Until about four decades ago, there was a radio format called Middle Of The Road. The stations were targeted at adults 35-64, with hosts who were allowed to inject some personality between songs, newscasts, traffic reports, etc. The format included pop songs that weren’t quite rock and roll (The Beatles’ “Michelle,” but not “Revolution”), some show tunes, and a lot of ballads. It eventually morphed into what is now called Adult Contemporary.

At its height in the 1960s and 1970s, MOR station playlists included artists like Herb Alpert & The Tijuana Brass and Helen Reddy. There were many others, of course, but I mention those two because I’ve just watched movies about them.

“I Am Woman” is a docudrama about Reddy, who is still most famous for her feminist anthem, which became a number one hit in 1972 and has been resurrected several times since — including at the Women’s Marches across the US the day after Trump was inaugurated.

The story begins when Reddy arrived in New York from Australia in 1963 with a young daughter in tow and all of $230 in the bank. She hoped to have a career as a singer, but it was very slow going at the start. Not only did she have trouble finding gigs, but when she did get work in some dive bar, she was paid less than the male band members who backed her up.

Fortunately, Reddy connected with Lillian Roxon, an ex-pat Australian who was already one of the most important music critics in the US, among the first to write regularly about rock bands and performers.  Roxon wrote the world’s first rock encyclopedia, was one of the early promoters of the feminist movement, and inspired Reddy to write “I Am Woman.” The song led to a major dispute with her record label, which refused to release it as a single. But Reddy’s husband/manager, Jeff Wald, convinced the execs to put it on the album, then engineered popular demand by targeting the female audience the label was ignoring. The rest is history.

Along the way, Reddy racked up more hits, like “You And Me Against The World,” “Delta Dawn,” “Leave Me Alone,” and “Angie Baby,” all of which kept her on both MOR and Top 40 radio for at least five years. She toured the world, became a Las Vegas headliner, guested on lots of TV variety shows, and even hosted one of her own. Towards the end, though, Wald’s habit of snorting coke, spending more time managing his other acts (including Deep Purple and Tiny Tim), and losing all of her money in some very bad business decisions led to Reddy divorcing him just as her popularity was fading out.

In “I Am Woman,” Reddy is played beautifully by Tilda Cobham-Hervey, who does all the singing (not lip-syncing to a Reddy track) as the character ages from 22 to 48. Not only does she get the voice right, she also makes the viewer empathize with the struggles of a newcomer who became a star and cultural juggernaut. Evan Peters plays Wald as a slick-but-sleazy character who loses focus on the woman who helped make him rich and powerful. But it’s Danielle Macdonald who steals every scene she’s in as Roxon, a woman who was a force to be reckoned with and earned the moniker, “The Mother Of Rock.”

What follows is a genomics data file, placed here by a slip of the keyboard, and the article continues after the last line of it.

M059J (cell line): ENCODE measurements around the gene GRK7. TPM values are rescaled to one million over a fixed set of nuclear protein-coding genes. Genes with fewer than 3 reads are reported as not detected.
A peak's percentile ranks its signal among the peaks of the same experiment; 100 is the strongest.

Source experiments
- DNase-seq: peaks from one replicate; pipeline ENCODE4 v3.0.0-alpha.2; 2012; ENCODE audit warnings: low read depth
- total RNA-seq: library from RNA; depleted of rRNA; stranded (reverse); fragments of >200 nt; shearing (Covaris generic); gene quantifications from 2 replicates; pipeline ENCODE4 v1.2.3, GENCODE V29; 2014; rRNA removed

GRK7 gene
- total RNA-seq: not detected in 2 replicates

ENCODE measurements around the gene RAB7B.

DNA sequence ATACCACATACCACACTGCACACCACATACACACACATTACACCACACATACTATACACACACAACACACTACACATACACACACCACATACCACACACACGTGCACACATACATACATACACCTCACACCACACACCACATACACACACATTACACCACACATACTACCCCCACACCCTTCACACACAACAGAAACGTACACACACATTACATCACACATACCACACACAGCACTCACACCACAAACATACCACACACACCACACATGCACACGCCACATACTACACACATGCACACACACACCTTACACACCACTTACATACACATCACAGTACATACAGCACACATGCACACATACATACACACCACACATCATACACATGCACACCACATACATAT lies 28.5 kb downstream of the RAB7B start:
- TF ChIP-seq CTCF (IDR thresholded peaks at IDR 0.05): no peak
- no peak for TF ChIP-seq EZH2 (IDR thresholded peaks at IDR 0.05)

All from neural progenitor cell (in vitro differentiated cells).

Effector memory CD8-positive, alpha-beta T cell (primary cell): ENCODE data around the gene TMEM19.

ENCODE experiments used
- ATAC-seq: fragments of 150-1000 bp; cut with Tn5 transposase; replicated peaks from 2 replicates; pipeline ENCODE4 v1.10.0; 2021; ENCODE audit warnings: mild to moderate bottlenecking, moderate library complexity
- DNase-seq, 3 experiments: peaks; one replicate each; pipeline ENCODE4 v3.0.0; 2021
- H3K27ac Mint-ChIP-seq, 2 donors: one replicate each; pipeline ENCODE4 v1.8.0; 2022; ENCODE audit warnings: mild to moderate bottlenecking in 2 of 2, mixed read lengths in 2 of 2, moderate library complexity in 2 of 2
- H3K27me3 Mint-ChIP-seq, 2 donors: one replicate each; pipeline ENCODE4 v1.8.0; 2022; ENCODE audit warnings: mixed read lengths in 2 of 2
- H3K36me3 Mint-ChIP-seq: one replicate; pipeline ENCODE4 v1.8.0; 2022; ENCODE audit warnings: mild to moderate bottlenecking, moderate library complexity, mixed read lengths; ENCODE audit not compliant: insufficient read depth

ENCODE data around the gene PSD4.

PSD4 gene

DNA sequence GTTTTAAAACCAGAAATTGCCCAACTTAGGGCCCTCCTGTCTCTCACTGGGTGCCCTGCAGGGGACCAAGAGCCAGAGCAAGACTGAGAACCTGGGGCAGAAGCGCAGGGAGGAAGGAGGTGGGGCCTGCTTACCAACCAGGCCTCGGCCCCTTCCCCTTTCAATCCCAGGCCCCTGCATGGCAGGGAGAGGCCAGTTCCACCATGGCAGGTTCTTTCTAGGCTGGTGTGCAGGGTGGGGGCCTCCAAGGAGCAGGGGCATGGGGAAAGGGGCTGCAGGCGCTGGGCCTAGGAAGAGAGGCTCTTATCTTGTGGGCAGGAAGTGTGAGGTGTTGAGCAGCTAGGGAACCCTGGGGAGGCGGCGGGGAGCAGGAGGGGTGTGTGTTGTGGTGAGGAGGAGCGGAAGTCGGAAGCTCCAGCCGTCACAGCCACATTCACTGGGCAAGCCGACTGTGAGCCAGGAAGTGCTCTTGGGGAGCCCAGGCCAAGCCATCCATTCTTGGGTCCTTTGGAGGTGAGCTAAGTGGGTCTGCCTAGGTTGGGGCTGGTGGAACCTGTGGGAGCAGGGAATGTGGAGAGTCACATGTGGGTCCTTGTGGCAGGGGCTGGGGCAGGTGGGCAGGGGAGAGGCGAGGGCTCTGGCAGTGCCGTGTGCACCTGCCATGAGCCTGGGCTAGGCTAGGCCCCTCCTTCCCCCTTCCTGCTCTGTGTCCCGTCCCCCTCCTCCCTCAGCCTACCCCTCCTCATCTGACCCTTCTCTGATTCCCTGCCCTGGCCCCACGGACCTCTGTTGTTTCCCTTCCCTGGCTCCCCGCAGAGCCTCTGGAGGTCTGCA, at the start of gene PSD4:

I give “I Am Woman” a 7.5 out of 10. It’s streaming on Netflix.

The other movie about an MOR artist is “Herb Alpert Is…,” a documentary about the one-time leader of the Tijuana Brass who later co-founded A&M, the most successful independent music label in history.

The doc includes lots of footage of Alpert and his band finding success with their unique sound in the 1960s, racking up instrumental hits like “Tijuana Taxi,” “A Taste Of Honey,” and “The Lonely Bull.” In all, he had five number one albums, won nine Grammys, sold 72 million records, and packed stadiums worldwide. He’s also the only person to hit number one both as a vocalist (Burt Bacharach’s “This Guy’s In Love With You” in 1968) and as a musician (“Rise” in 1979).

Unfortunately, the movie doesn’t spend enough time showing us how Alpert and Jerry Moss built A&M records. Though we hear briefly from Sting praising Alpert, I would have liked to learn more about how he and The Police were signed to the label. The same goes for Peter Frampton — whose 1976 live album became one of the biggest sellers of all time — as well as Styx, Supertramp, Bryan Adams, Sheryl Crow, and dozens of others.

There is a nice sequence in which Richard Carpenter explains how Alpert guided him and his sister Karen to success (again, especially on MOR radio), and music business luminaries like Quincy Jones, Terry Lewis, and Lou Adler share their stories of working with Alpert. But I wish there had been more emphasis on the rockers whose careers he helped (and how he did it). Instead, we get lots of footage of Alpert creating art (paintings and sculptures), his philanthropy, and his longtime marriage to Lani Hall, the original lead singer of Sérgio Mendes’ group, Brasil ’66.

Like his music — which was good to hear again — it’s all very nice. And very middle of the road.

The one sequence in the movie that has any edge regards the Tijuana Brass’ most famous album, “Whipped Cream And Other Delights,” the cover of which became more famous than the music it contained, as several male interviewees attest. Suffice to say that more than a few boys immediately entered puberty thanks to that cover art.

I give the documentary “Herb Alpert Is…” a 7 out of 10. It’s available via video-on-demand.

What’s fascinating to me is that both Reddy and Alpert were once so popular that almost every record they released got massive airplay. Yet today, years after the MOR format went away (like Easy Listening), I doubt there’s a terrestrial radio station that even has their music in its library, let alone on its playlist.